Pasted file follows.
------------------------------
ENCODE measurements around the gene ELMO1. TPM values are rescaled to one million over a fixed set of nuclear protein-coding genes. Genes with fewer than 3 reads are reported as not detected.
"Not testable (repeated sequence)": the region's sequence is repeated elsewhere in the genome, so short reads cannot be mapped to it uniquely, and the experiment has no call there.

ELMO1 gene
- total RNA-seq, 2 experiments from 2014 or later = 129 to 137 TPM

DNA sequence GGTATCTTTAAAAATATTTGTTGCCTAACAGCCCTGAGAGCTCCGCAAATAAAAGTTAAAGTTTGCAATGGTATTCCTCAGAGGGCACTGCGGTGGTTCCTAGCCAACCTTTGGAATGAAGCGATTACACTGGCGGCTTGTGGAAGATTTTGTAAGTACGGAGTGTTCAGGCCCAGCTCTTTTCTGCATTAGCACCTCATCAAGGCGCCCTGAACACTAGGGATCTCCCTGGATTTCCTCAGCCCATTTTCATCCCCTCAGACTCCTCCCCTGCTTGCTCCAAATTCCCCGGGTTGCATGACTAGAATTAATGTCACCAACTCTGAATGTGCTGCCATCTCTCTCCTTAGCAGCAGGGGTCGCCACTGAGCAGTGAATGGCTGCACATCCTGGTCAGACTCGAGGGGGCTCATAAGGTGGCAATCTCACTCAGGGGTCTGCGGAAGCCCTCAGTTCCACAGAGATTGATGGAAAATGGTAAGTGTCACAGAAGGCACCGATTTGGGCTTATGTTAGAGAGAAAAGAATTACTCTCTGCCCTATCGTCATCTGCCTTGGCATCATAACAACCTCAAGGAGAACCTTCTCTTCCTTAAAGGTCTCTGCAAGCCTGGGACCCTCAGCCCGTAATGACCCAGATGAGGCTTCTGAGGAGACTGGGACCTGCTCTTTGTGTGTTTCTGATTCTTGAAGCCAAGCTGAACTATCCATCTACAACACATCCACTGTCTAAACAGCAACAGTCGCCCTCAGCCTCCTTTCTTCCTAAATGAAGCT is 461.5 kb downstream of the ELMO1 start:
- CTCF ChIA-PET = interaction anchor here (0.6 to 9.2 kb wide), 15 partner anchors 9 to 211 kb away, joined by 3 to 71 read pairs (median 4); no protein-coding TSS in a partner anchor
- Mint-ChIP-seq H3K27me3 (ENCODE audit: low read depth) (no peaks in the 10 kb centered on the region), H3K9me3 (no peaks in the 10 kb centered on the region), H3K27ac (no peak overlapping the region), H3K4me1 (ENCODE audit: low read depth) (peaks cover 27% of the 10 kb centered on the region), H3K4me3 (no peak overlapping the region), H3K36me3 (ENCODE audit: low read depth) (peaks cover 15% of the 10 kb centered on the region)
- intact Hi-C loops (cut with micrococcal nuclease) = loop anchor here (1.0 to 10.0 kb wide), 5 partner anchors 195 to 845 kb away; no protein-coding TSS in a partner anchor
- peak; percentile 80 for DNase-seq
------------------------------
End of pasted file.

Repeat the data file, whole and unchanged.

ENCODE measurements around the gene ELMO1. TPM values are rescaled to one million over a fixed set of nuclear protein-coding genes. Genes with fewer than 3 reads are reported as not detected.
"Not testable (repeated sequence)": the region's sequence is repeated elsewhere in the genome, so short reads cannot be mapped to it uniquely, and the experiment has no call there.

ELMO1 gene
- total RNA-seq, 2 experiments from 2014 or later = 129 to 137 TPM

DNA sequence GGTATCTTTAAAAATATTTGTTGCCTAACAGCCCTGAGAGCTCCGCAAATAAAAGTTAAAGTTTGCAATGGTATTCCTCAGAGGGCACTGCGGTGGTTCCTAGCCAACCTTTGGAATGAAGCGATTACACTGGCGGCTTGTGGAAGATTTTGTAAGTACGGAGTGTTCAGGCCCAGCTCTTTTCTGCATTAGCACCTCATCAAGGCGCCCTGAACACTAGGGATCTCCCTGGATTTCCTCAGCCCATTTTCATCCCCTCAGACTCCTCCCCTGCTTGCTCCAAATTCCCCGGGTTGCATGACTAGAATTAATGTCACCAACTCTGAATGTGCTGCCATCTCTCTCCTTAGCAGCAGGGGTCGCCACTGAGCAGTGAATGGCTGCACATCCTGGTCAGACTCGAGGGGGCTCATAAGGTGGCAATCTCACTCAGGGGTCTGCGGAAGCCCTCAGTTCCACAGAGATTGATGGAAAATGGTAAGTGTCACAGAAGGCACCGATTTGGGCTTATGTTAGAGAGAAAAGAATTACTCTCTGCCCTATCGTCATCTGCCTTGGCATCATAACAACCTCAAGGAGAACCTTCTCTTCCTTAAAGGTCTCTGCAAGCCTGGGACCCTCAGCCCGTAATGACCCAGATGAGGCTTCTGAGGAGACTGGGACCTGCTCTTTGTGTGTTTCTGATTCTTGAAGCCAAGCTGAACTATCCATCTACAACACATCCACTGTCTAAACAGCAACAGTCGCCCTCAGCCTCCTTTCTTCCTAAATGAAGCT is 461.5 kb downstream of the ELMO1 start:
- CTCF ChIA-PET = interaction anchor here (0.6 to 9.2 kb wide), 15 partner anchors 9 to 211 kb away, joined by 3 to 71 read pairs (median 4); no protein-coding TSS in a partner anchor
- Mint-ChIP-seq H3K27me3 (ENCODE audit: low read depth) (no peaks in the 10 kb centered on the region), H3K9me3 (no peaks in the 10 kb centered on the region), H3K27ac (no peak overlapping the region), H3K4me1 (ENCODE audit: low read depth) (peaks cover 27% of the 10 kb centered on the region), H3K4me3 (no peak overlapping the region), H3K36me3 (ENCODE audit: low read depth) (peaks cover 15% of the 10 kb centered on the region)
- intact Hi-C loops (cut with micrococcal nuclease) = loop anchor here (1.0 to 10.0 kb wide), 5 partner anchors 195 to 845 kb away; no protein-coding TSS in a partner anchor
- peak; percentile 80 for DNase-seq